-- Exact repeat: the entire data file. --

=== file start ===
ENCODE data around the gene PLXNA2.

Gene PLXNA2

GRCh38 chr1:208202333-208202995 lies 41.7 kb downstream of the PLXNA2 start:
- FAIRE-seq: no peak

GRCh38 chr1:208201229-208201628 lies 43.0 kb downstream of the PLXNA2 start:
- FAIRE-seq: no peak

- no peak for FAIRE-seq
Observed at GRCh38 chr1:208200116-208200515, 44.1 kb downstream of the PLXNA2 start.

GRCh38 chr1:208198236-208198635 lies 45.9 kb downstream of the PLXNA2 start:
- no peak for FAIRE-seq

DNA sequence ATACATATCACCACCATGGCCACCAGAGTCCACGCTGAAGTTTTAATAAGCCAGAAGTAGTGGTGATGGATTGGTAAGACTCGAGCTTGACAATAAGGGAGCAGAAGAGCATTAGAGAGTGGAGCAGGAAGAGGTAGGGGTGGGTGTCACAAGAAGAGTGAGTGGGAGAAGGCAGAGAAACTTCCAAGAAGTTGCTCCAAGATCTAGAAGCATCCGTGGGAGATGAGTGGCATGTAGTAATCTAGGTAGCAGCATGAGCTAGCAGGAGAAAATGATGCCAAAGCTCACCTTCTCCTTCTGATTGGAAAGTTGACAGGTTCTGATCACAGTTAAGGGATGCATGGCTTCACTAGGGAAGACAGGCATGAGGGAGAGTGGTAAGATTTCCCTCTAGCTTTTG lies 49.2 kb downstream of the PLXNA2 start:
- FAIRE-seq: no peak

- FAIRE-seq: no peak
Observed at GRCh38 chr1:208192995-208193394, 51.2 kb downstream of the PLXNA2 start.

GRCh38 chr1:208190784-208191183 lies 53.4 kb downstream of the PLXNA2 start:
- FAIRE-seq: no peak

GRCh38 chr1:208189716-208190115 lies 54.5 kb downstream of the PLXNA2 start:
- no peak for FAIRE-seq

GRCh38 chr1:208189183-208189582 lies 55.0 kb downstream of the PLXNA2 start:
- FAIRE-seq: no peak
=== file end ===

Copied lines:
ENCODE data around the gene PLXNA2.

Gene PLXNA2

GRCh38 chr1:208202333-208202995 lies 41.7 kb downstream of the PLXNA2 start:
- FAIRE-seq: no peak

GRCh38 chr1:208201229-208201628 lies 43.0 kb downstream of the PLXNA2 start:
- FAIRE-seq: no peak

- no peak for FAIRE-seq
Observed at GRCh38 chr1:208200116-208200515, 44.1 kb downstream of the PLXNA2 start.

GRCh38 chr1:208198236-208198635 lies 45.9 kb downstream of the PLXNA2 start:
- no peak for FAIRE-seq

DNA sequence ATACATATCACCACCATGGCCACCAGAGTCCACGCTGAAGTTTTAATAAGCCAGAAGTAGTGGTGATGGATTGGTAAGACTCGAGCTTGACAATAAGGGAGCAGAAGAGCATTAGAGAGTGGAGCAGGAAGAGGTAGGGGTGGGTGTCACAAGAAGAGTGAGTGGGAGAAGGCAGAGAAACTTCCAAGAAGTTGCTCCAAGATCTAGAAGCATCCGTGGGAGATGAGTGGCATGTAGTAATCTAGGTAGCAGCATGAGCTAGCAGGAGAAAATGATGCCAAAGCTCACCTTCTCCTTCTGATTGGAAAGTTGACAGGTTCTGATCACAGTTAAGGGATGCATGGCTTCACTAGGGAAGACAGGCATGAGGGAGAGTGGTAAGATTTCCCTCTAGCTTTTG lies 49.2 kb downstream of the PLXNA2 start:
- FAIRE-seq: no peak

- FAIRE-seq: no peak
Observed at GRCh38 chr1:208192995-208193394, 51.2 kb downstream of the PLXNA2 start.

GRCh38 chr1:208190784-208191183 lies 53.4 kb downstream of the PLXNA2 start:
- FAIRE-seq: no peak

GRCh38 chr1:208189716-208190115 lies 54.5 kb downstream of the PLXNA2 start:
- no peak for FAIRE-seq

GRCh38 chr1:208189183-208189582 lies 55.0 kb downstream of the PLXNA2 start:
- FAIRE-seq: no peak